Why I love… Naomi Shihab Nye

Hidden

 

If you place a fern

under a stone

the next day it will be

nearly invisible

as if the stone has

swallowed it.

If you tuck the name of a loved one

under your tongue too long

without speaking it

it becomes blood

sigh

the little sucked-in breath of air

hiding everywhere

beneath your words.

No one sees

the fuel that feeds you.

San Antonio

Tonight I lingered over your name,

the delicate assembly of vowels

a voice inside my head.

You were sleeping when I arrived.

I stood by your bed

and watched the sheets rise gently.

I knew what slant of light

would make you turn over.

It was then I felt

the highways slide out of my hands.

I remembered the old men

in the west side cafe,

dealing dominoes like magical charms.

It was then I knew,

like a woman looking backward,

I could not leave you,

or find anyone I loved more.

Two Countries

Skin remembers how long the years grow

when skin is not touched, a gray tunnel

of singleness, feather lost from the tail

of a bird, swirling onto a step,

swept away by someone who never saw

it was a feather. Skin ate, walked,

slept by itself, knew how to raise a

see-you-later hand. But skin felt

it was never seen, never known as

a land on the map, nose like a city,

hip like a city, gleaming dome of the mosque

and the hundred corridors of cinnamon and rope.

Skin had hope, that’s what skin does.

Heals over the scarred place, makes a road.

Love means you breathe in two countries.

And skin remembers–silk, spiny grass,

deep in the pocket that is skin’s secret own.

Even now, when skin is not alone,

it remembers being alone and thanks something larger

that there are travelers, that people go places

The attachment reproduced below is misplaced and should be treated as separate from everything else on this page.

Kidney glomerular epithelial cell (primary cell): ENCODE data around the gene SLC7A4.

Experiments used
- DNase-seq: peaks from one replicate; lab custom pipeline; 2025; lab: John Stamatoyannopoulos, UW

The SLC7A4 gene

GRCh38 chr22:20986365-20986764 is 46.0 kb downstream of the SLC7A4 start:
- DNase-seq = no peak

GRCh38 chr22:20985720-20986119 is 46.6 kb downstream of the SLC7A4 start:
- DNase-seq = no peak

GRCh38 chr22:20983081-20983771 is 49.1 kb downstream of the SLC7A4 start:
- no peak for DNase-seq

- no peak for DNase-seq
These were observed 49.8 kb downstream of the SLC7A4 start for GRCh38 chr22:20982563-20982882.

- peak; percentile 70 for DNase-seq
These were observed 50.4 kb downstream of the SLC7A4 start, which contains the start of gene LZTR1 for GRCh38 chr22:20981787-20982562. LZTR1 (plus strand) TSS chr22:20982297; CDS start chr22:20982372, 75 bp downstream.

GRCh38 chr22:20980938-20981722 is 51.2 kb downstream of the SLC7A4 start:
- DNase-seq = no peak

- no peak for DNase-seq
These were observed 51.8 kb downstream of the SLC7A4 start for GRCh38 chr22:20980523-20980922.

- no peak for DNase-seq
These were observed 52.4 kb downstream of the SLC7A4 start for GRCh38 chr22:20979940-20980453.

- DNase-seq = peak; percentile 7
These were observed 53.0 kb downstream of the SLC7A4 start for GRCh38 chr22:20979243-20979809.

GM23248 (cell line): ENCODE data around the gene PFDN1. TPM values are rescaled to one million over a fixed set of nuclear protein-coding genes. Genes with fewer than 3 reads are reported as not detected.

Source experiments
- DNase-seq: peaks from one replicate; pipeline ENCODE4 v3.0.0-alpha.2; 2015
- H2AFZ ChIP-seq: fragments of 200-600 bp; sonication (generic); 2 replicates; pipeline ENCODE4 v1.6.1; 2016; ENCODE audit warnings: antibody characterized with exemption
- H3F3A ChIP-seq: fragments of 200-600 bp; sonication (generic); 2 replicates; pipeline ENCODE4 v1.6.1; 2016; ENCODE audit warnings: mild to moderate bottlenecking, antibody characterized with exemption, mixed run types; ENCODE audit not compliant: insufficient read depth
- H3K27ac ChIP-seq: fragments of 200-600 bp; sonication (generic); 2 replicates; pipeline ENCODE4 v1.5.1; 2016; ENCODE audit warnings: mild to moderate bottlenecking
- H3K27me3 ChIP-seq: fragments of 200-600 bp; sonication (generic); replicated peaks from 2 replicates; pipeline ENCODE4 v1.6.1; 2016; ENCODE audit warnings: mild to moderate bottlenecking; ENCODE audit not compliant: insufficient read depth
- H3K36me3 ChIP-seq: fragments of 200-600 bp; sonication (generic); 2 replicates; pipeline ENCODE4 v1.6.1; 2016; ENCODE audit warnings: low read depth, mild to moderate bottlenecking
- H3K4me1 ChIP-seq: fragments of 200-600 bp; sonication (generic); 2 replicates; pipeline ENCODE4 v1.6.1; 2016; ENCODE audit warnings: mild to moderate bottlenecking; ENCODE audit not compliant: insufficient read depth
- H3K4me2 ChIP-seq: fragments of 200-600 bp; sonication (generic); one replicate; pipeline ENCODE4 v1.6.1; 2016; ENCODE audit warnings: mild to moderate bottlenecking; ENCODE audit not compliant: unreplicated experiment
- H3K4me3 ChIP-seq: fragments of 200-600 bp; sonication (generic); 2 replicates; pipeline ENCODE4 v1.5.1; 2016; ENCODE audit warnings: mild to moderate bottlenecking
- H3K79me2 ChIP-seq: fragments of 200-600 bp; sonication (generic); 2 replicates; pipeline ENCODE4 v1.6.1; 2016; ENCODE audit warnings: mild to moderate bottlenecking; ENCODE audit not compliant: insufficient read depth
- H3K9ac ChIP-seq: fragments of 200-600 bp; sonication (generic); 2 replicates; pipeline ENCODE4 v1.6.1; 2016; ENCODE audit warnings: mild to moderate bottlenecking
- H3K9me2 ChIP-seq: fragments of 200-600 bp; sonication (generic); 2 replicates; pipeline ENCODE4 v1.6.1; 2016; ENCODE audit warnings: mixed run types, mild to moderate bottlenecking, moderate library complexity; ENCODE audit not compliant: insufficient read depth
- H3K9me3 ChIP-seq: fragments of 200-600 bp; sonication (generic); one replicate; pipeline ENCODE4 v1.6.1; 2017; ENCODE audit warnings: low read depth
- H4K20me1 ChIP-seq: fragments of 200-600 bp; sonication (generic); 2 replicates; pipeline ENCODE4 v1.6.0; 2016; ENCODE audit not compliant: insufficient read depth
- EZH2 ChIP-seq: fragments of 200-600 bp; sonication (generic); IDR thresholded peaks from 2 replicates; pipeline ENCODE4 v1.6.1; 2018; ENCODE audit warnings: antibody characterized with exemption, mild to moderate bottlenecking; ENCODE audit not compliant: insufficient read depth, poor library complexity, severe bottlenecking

larger than themselves.

Making A Fist

For the first time, on the road north of Tampico,

I felt the life sliding out of me,

a drum in the desert, harder and harder to hear.

I was seven, I lay in the car

watching palm trees swirl a sickening pattern past the glass.

My stomach was a melon split wide inside my skin.

“How do you know if you are going to die?”

I begged my mother.

We had been traveling for days.

With strange confidence she answered,

“When you can no longer make a fist.”

Years later I smile to think of that journey,

the borders we must cross separately,

stamped with our unanswerable woes.

I who did not die, who am still living,

still lying in the backseat behind all my questions,

clenching and opening one small hand.

The Rider

A boy told me

if he roller-skated fast enough

his loneliness couldn’t catch up to him,

the best reason I ever heard

for trying to be a champion.

What I wonder tonight

pedaling hard down King William Street

is if it translates to bicycles.

A victory! To leave your loneliness

panting behind you on some street corner

while you float free into a cloud of sudden azaleas,

pink petals that have never felt loneliness,

no matter how slowly they fell.

*Image: by Firooz Zahedi – Elizabeth Taylor in Iran 2976

Advertisements

One thought on “Why I love… Naomi Shihab Nye

Leave a Reply

Fill in your details below or click an icon to log in:

WordPress.com Logo

You are commenting using your WordPress.com account. Log Out / Change )

Twitter picture

You are commenting using your Twitter account. Log Out / Change )

Facebook photo

You are commenting using your Facebook account. Log Out / Change )

Google+ photo

You are commenting using your Google+ account. Log Out / Change )

Connecting to %s